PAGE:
5 Things You Can Do Before Bed Besides Scrolling Through Your Phone

5 Things You Can Do Before Bed Besides Scrolling Through Your Phone

"According to sleep disorders specialists...using your phone before bed keeps you psychologically engaged, suppresses melatonin, and delays REM, which is the deepest stage of sleep"
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If you feel bad about sleeping next to your phone every night, rest assured you’re not the only one. A 2022 survey by Reviews.org revealed that 62 percent of Americans sleep with their phone at night and 47 percent consider themselves “addicted” to their phones.1 Teenagers are similarly affected; a survey by Common Sense Media found that 68 percent of teens keep their mobile devices within reach at night.2

The trouble with sleeping next to your phone and habitually scrolling before bed is that it can wreak havoc on your sleep. According to sleep disorders specialist Harneet Walia, MD, using your phone before bed keeps you psychologically engaged, suppresses melatonin, and delays REM, which is the deepest stage of sleep.3 Phones, tablets, and other screens emit blue light, which disrupts your sleep-wake cycle, leaving you vulnerable to insomnia, irritability, and daytime fatigue.

One of the best ways to break a bad habit is to replace it with a healthier alternative. Tonight, challenge yourself to leave your phone outside your room and try one of these bedtime routines instead:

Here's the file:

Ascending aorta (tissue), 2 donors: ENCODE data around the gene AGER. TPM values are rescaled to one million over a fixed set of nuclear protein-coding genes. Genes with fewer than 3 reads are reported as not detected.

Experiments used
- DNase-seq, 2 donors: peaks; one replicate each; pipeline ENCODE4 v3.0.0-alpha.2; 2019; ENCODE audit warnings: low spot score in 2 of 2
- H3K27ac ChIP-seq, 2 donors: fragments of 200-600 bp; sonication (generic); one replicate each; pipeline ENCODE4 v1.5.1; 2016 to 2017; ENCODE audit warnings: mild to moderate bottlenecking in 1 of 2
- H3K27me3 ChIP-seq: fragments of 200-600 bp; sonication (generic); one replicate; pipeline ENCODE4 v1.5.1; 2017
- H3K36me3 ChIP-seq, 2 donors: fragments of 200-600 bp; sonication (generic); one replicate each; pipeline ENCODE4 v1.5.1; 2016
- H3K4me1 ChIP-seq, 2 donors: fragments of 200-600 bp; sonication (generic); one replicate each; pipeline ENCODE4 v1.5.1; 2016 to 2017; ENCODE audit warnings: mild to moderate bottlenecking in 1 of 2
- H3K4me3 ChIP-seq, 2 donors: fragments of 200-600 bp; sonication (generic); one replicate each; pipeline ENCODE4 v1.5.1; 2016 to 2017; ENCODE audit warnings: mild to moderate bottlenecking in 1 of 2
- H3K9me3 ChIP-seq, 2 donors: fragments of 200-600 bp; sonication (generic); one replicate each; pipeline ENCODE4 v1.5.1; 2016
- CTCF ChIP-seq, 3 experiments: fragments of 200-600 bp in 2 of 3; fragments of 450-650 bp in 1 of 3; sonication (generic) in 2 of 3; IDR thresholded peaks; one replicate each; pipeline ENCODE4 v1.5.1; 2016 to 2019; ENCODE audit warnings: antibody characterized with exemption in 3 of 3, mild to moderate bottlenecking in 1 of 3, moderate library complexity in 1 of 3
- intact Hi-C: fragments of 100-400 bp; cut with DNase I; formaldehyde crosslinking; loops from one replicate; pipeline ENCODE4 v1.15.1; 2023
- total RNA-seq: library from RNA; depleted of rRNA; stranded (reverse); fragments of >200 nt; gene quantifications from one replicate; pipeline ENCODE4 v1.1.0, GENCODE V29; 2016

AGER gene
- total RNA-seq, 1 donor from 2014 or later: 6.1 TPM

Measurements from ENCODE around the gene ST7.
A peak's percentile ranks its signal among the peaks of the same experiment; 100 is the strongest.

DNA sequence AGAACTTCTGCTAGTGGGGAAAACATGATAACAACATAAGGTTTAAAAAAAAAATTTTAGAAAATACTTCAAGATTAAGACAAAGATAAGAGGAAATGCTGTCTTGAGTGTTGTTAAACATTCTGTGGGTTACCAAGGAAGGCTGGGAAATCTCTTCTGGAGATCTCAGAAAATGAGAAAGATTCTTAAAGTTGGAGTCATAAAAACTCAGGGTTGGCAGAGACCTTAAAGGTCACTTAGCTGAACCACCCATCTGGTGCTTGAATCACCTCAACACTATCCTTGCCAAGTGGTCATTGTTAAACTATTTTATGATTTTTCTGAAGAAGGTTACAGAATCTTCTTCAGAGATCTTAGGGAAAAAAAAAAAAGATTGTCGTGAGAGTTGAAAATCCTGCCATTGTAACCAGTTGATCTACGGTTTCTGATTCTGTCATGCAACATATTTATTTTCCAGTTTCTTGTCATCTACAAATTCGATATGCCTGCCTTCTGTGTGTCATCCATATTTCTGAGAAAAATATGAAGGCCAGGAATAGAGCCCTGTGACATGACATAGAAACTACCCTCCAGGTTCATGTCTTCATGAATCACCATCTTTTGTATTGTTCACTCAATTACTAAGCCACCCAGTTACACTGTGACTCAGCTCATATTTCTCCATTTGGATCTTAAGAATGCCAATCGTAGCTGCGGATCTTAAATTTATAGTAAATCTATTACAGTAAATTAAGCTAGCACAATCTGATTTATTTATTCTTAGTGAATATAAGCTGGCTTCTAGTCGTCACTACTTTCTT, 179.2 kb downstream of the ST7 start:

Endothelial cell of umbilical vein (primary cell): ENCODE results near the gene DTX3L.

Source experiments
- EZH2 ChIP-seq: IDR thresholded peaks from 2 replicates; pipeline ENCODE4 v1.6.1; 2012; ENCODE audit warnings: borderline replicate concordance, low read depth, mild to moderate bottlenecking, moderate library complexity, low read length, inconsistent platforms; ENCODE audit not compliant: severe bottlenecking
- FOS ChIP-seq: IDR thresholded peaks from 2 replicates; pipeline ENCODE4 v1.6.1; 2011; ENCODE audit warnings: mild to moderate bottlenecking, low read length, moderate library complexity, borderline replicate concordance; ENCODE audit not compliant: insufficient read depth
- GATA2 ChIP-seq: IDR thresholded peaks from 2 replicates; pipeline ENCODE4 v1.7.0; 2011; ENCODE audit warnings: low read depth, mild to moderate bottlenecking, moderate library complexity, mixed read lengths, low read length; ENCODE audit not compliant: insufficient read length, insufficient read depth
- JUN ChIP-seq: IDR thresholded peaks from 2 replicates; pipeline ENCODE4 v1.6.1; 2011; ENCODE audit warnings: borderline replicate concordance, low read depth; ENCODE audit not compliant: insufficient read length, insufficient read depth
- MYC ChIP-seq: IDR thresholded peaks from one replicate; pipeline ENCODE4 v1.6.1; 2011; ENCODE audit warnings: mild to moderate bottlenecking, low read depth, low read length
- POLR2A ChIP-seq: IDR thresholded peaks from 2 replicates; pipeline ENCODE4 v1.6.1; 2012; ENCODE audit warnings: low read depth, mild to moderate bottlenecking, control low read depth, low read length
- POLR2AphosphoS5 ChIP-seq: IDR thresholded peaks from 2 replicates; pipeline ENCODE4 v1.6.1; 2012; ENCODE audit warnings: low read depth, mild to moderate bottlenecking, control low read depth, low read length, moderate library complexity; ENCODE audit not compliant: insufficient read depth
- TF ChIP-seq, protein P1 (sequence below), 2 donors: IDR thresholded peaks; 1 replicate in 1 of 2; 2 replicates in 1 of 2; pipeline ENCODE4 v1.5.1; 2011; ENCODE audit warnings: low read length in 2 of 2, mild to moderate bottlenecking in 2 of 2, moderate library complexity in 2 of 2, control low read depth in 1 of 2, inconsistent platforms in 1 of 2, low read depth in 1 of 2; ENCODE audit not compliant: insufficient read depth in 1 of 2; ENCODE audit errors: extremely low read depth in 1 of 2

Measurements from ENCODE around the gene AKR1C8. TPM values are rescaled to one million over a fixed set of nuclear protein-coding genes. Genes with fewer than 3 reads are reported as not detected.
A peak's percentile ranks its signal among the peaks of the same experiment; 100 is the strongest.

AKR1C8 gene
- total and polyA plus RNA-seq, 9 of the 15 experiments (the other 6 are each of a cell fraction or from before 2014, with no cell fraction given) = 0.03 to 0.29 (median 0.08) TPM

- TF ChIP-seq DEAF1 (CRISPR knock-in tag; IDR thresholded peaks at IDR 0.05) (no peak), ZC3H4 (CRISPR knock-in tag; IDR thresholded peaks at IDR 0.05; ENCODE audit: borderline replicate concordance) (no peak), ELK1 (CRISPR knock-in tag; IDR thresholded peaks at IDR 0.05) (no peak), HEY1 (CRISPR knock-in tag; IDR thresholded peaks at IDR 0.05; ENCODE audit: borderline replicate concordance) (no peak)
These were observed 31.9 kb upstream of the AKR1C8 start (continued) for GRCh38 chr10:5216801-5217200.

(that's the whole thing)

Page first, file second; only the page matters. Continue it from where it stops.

1. Drink Bedtime Tea and Read a Good Book 

There are numerous teas that promote good sleep, from chamomile and lavender to lemon balm and passionflower.4 Reading has also been shown to improve sleep and decrease stress. A 2021 online study found that 42 percent of people slept better when they read a book before bed and readers also sleep longer than non-readers.5 Pair tea with reading and you’ve got a sleep-inducing power couple.

2. Meditate or Journal 

Both meditation and journaling are calm and quiet activities that have been proven to relieve stress and improve sleep quality. Mindfulness meditation, in particular, appears to reduce daytime disturbance in people with chronic insomnia as well as older adults.6 A study of 41 college students found that journaling helped to reduce bedtime worrying and stress, while also increasing sleep time.7 You don’t have to be a yogi or a writer to benefit from these enriching activities. Start off slowly by meditating for just five minutes each night and jotting down a few notes about your day in a journal. Gently add time to the activities until it’s a solid routine you look forward to.

3. Take a Warm Bath 

Is there anything more relaxing than a bubble bath? Research shows taking a hot shower or bath before bed can improve sleep because of its effects on your body’s core body temperature. According to the Sleep Foundation, in the hours before bedtime, a human's core body temperature naturally cools, while skin temperatures of the hands and feet increase.8 Immersing yourself in a hot bath facilitates this natural temperature regulation process, improving sleep as a result.

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4. Listen to Music